Monday, March 11, 2013

Electric Cars Are Not Necessarily Good For The Environment

So says liberal vegetarian (and skeptical environmentalist) Bjorn Lomborg, about whom I've written several times:
Electric cars are promoted as the chic harbinger of an environmentally benign future. Ads assure us of "zero emissions," and President Obama has promised a million on the road by 2015. With sales for 2012 coming in at about 50,000, that million-car figure is a pipe dream. Consumers remain wary of the cars' limited range, higher price and the logistics of battery-charging. But for those who do own an electric car, at least there is the consolation that it's truly green, right? Not really...

A 2012 comprehensive life-cycle analysis in Journal of Industrial Ecology shows that almost half the lifetime carbon-dioxide emissions from an electric car come from the energy used to produce the car, especially the battery. The mining of lithium, for instance, is a less than green activity. By contrast, the manufacture of a gas-powered car accounts for 17% of its lifetime carbon-dioxide emissions. When an electric car rolls off the production line, it has already been responsible for 30,000 pounds of carbon-dioxide emission. The amount for making a conventional car: 14,000 pounds.

While electric-car owners may cruise around feeling virtuous, they still recharge using electricity overwhelmingly produced with fossil fuels. Thus, the life-cycle analysis shows that for every mile driven, the average electric car indirectly emits about six ounces of carbon-dioxide. This is still a lot better than a similar-size conventional car, which emits about 12 ounces per mile. But remember, the production of the electric car has already resulted in sizeable emissions—the equivalent of 80,000 miles of travel in the vehicle.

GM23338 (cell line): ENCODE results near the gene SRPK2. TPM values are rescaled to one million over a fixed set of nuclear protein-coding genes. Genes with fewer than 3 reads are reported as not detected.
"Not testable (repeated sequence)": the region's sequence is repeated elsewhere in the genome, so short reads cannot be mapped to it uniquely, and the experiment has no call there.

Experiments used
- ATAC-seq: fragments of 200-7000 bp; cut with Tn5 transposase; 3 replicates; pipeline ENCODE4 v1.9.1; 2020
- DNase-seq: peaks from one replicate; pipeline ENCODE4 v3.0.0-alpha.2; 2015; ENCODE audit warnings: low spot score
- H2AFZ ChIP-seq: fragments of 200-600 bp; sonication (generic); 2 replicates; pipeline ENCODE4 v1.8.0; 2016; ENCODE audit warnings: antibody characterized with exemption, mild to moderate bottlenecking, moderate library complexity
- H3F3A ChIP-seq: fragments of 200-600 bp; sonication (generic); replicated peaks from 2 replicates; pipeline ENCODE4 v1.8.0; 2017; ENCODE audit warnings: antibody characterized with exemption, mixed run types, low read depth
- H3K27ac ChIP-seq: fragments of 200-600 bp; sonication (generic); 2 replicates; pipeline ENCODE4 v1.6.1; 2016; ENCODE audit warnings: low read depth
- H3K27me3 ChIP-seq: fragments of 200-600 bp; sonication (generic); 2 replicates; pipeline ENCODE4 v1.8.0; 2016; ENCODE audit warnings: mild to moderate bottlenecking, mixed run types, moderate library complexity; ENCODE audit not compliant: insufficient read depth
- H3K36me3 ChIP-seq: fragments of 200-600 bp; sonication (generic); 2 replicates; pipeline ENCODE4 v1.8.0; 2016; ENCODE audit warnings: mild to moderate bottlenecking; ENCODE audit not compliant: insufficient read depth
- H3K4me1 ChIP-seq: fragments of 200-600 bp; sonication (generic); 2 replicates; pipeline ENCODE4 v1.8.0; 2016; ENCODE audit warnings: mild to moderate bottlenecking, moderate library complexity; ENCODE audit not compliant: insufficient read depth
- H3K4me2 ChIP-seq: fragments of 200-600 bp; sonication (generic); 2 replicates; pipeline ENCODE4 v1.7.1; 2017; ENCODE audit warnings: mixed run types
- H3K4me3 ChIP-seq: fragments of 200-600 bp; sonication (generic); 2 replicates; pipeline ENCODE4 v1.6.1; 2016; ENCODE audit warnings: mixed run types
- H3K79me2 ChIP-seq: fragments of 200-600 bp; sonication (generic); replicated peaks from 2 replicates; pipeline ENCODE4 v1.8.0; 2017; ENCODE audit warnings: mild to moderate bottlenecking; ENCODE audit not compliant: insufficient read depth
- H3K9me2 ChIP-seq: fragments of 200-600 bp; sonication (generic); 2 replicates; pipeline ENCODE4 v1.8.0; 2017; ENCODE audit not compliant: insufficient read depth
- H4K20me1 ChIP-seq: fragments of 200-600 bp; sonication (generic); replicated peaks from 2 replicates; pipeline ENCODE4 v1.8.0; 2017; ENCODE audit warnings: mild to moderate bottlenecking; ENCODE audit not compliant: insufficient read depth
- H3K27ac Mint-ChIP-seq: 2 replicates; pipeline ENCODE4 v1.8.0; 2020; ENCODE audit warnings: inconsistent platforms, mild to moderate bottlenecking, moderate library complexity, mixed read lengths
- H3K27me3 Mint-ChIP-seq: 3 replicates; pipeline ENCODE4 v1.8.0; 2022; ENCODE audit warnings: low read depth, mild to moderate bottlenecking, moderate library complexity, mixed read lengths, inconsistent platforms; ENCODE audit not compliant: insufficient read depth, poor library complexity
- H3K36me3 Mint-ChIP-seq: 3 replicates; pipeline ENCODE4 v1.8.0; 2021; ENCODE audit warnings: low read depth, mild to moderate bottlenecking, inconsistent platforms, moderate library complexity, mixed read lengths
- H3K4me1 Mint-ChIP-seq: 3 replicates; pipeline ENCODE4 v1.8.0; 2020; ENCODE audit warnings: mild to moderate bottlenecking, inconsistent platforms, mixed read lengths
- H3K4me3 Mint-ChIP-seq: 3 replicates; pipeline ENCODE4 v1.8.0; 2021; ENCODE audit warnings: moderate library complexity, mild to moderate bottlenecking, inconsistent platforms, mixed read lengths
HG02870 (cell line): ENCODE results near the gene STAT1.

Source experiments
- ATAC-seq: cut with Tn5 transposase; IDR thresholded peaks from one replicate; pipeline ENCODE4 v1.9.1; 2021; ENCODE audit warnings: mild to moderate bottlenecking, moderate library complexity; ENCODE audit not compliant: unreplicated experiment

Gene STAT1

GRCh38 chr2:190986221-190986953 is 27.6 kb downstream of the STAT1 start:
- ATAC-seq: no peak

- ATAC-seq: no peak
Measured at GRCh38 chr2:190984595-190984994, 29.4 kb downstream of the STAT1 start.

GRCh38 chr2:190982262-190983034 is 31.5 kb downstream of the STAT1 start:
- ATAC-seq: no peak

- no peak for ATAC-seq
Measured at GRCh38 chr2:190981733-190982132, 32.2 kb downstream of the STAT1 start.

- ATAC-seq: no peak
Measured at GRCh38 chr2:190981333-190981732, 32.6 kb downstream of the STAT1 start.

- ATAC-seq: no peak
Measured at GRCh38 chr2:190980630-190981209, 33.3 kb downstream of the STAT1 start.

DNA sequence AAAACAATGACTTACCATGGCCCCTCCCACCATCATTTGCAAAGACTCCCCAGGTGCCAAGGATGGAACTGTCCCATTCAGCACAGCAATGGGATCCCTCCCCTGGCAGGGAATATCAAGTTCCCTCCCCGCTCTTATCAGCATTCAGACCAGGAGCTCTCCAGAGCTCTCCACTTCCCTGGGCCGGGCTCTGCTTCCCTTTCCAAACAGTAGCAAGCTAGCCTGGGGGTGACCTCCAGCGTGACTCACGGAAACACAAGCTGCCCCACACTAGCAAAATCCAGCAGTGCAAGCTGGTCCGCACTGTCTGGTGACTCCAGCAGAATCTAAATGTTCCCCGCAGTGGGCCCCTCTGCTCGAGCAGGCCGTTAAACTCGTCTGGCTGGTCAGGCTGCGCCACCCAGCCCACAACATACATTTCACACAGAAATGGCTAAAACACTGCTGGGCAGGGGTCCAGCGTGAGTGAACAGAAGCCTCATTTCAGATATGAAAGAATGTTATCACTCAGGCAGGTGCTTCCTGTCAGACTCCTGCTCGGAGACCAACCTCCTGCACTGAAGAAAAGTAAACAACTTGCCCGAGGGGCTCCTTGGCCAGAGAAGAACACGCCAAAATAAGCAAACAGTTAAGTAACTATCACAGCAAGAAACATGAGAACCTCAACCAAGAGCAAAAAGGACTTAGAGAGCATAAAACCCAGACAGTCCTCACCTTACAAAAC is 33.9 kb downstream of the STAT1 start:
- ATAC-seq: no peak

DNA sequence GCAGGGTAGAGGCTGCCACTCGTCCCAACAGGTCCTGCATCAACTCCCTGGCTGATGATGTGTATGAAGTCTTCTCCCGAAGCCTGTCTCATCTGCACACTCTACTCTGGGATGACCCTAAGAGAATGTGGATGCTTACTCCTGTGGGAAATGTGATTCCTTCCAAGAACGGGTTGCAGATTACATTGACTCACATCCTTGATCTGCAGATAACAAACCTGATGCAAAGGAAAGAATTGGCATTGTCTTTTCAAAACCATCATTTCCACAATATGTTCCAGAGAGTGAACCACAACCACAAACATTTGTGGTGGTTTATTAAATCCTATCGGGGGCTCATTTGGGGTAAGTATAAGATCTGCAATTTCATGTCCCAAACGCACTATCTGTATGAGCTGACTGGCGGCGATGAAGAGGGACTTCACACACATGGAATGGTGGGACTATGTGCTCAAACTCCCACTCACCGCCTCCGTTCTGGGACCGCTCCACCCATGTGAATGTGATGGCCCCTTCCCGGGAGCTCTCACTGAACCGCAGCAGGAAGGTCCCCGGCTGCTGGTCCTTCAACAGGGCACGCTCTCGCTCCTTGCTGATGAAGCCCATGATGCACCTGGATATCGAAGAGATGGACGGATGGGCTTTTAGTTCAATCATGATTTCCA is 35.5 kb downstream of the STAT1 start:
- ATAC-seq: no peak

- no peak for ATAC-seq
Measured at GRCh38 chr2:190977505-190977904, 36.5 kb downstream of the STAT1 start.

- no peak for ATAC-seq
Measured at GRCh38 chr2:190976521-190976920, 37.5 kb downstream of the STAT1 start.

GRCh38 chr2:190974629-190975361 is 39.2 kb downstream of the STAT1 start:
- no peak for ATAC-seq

So unless the electric car is driven a lot, it will never get ahead environmentally.
It's hard to argue with someone who makes sense. Go read his entire piece here.


allen (in Michigan) said...

Kind of immaterial whether electric cars are or aren't good for the environment since no one wants them and no one can afford them.

Anonymous said...

The left is not fact-based; it is emotion-based. Electric cars make people feel like it's cleaner; facts to the contrary be damned.

Anonymous said...

Oh my, 80,000 whole miles, cars never make it that many miles before hitting the scrapyard. Who cares about the reduction in local smog and pollution, we should stick with older technology like our founding fathers intended or something. A 24% reduction in carbon-dioxide emission, who cares? I only like solutions that get rid of 100% of things.

I don't know if it's nostalgia but I think you were a much better blogger in the past, or maybe I just never read your biased source material.

I know you are a realist when it comes to environmental issues, and I know you tend to be pro-nuclear, so how can it not be clear that some targeted investment and research would be beneficial to the United States in the long run.

Darren said...

Ah, I was better when you didn't disagree so vehemently. Go take a nice drive in your Prius and simmer down.

Ellen K said...

Note to the writer above, most cars made after 2001 last well into the 120K plus region as long as they are well maintained. In terms of absolute cost efficiency, a small Honda or Toyota is far more efficient from the ground up than most of the hybrids and all of the electrics. The range works for smaller urban centers, but not for larger areas, which makes them impractical for most families. If you want or can afford one, go ahead. But don't delude yourself that you are doing anything beyond buying a status symbol because they are far more of an impact once those big batteries start having to be replaced.

KauaiMark said...

I always wondered how much the mpc (miles per charge) drops when the "all electric" cars use the heater in winter.

Regular cars use scavenge heat from the engine so it's "free"!